I have always found it difficult to wait for things - whether it was to see my father or sailor brother, Alan, again after their long sea trips, or the chance of a better job, or even new curtains.
What, I sometimes wonder, would it be like if I lived in a country where winter is a matter of a few chilly days and a few weeks' rain; where the sun is never far away, and the flowers bloom all year long?
Solitude is pleasant. Loneliness is not.
But if we learn to think of it as anticipation, as learning, as growing, if we think of the time we spend waiting for the big things of life as an opportunity instead of a passing of time, what wonderful horizons open out!
No matter how much we love our family and friends, a part of us needs the occasional moment of solitude as a plant needs water. It is the inmost core of each of us that, that part which nobody can define but which we all recognize because it never changes.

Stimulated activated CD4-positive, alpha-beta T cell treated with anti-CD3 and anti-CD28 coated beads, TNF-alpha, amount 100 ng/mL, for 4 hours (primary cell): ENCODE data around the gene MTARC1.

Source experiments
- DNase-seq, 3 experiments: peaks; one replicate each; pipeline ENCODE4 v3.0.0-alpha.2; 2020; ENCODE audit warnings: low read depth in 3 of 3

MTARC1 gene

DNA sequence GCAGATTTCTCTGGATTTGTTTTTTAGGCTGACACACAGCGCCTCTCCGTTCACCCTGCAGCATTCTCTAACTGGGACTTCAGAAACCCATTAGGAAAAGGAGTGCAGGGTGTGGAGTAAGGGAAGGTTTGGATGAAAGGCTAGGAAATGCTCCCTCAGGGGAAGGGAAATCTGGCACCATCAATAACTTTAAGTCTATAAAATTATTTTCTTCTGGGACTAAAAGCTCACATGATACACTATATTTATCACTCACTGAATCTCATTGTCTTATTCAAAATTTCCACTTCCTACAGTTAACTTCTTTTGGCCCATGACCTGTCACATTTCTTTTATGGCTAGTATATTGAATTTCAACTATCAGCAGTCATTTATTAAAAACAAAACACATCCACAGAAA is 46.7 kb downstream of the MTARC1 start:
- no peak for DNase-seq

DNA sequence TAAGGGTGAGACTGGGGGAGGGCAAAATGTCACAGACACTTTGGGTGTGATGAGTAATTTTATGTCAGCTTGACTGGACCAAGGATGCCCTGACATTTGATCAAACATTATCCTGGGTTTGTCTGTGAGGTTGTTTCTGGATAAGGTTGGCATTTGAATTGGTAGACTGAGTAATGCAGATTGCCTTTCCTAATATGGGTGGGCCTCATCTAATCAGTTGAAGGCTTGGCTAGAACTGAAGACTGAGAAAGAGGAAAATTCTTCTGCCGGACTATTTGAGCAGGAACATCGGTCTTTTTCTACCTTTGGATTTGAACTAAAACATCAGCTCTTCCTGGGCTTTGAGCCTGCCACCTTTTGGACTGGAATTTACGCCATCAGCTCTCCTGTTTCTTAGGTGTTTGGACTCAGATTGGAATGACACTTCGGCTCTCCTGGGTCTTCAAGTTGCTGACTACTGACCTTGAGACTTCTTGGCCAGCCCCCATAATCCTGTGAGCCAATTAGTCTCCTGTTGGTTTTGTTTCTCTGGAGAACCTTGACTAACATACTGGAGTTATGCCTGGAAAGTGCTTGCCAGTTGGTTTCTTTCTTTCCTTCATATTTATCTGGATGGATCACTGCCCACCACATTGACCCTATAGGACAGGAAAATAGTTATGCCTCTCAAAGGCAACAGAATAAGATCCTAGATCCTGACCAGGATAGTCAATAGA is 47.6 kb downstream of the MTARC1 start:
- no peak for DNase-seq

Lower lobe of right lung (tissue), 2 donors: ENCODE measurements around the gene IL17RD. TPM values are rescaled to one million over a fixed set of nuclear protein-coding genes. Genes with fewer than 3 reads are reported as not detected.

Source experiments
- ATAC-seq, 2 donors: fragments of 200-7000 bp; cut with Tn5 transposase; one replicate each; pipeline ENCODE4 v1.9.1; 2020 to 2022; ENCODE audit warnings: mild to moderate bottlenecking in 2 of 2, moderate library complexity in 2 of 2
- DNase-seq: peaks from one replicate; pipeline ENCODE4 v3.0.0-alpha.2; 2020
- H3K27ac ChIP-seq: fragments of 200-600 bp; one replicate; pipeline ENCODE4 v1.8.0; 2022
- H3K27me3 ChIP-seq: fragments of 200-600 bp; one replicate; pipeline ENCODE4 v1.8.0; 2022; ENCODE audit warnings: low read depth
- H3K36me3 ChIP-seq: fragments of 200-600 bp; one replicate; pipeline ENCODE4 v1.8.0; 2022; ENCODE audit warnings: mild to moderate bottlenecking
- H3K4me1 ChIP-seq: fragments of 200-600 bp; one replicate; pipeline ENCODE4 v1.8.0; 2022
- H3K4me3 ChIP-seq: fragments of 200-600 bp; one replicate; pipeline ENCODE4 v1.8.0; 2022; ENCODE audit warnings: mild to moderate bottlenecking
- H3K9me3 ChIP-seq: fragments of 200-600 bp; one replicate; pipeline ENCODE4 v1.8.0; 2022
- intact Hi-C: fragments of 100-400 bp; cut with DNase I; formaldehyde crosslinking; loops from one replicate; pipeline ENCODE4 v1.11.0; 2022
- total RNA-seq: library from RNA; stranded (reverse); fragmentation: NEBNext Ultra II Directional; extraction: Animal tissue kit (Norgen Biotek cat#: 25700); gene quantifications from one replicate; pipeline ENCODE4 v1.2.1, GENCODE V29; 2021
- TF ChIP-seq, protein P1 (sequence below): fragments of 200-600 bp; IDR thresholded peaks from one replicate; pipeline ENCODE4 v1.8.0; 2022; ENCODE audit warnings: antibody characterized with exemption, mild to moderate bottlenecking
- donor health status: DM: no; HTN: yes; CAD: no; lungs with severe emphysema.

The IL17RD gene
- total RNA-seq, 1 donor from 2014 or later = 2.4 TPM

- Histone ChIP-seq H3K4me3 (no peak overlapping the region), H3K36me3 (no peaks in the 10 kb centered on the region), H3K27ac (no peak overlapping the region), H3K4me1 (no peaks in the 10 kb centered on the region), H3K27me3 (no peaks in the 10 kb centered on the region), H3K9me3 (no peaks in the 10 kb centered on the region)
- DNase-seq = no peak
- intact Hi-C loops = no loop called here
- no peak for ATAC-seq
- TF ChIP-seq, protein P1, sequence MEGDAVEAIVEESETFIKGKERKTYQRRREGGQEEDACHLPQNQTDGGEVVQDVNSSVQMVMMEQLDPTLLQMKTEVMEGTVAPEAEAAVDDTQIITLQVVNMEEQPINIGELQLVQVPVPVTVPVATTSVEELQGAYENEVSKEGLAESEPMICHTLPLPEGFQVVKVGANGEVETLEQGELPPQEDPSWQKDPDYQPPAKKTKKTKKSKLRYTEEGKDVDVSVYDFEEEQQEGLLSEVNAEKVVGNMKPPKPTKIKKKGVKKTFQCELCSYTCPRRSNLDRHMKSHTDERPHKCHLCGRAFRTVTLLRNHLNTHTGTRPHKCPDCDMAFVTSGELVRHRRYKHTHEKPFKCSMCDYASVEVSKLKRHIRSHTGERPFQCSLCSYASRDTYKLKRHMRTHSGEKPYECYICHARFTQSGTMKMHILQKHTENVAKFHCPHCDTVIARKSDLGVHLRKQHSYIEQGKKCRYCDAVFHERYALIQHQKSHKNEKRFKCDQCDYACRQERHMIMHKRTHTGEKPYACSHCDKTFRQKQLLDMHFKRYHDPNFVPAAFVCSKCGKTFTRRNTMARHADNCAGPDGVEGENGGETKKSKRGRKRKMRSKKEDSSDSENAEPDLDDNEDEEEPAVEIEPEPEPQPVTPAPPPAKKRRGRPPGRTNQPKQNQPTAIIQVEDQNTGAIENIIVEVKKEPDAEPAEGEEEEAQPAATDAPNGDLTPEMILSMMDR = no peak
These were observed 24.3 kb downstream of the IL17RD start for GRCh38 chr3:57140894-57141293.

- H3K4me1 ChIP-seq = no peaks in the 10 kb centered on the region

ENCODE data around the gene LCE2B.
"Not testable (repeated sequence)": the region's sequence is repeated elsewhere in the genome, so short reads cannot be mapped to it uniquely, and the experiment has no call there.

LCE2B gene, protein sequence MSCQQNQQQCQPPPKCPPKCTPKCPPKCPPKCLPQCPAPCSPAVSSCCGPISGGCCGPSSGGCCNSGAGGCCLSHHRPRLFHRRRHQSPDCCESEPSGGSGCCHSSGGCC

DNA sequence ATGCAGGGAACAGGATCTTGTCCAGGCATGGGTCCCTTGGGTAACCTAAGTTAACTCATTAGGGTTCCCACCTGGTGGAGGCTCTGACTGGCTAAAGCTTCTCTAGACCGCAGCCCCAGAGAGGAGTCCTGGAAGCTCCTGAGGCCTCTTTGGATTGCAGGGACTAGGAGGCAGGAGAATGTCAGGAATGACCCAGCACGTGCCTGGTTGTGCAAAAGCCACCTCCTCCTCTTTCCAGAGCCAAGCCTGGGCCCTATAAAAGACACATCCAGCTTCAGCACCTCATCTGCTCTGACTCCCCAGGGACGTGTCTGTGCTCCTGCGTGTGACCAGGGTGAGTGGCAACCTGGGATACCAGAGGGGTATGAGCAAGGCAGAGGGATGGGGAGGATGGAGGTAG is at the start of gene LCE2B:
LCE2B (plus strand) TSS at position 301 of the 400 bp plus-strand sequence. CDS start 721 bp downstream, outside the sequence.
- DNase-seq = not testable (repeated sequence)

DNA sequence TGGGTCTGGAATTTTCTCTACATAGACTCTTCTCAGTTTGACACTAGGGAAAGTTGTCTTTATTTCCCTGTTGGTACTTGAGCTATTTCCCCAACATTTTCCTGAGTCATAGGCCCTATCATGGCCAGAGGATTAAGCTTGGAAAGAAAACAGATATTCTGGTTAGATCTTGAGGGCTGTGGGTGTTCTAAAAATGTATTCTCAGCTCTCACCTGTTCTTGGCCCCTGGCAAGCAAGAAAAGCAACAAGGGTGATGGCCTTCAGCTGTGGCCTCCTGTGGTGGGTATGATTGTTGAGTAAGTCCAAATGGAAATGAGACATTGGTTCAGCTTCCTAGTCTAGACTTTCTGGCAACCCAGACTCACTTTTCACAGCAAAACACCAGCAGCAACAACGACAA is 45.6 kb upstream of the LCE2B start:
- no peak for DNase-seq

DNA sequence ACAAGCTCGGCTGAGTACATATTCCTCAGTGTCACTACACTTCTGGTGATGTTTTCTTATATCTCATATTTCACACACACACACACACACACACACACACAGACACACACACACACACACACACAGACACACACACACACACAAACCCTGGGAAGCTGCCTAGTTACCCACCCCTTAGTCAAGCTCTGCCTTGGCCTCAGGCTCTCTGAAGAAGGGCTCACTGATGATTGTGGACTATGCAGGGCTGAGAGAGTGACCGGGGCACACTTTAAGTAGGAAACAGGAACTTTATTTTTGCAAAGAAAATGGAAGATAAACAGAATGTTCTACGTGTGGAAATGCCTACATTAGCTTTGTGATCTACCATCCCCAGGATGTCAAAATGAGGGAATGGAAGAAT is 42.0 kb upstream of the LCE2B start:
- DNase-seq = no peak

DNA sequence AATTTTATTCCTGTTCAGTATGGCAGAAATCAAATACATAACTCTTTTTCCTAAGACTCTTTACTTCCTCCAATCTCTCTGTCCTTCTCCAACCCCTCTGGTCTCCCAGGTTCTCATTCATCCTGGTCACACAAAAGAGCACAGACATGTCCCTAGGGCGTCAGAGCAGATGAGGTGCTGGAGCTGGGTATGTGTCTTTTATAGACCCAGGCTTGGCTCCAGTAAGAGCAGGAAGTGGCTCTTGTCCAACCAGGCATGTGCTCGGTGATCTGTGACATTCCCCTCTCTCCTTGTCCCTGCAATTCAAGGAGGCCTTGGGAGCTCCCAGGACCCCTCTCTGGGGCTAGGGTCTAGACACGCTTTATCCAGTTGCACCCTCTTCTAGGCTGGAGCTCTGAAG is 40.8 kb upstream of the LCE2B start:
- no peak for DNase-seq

Naturally enough when I was a young dancer, I was terribly anxious to get ahead, and to get ahead quickly. I was impatient with all those older people who talked of the long grind to the top, who turned me down for jobs I knew I could do.
But the important thing about learning to wait, I feel sure, is to know what you are waiting for.
The time I had waited probably made the difference between success and failure.
But the delights of solitude don't only consist of dreaming. Next in enjoyment, I think, comes planning.
Everyone needs some time to themselves.
If we fix a goal and work towards it, then we are never just passing time.
So it is necessary that we should learn to be alone.
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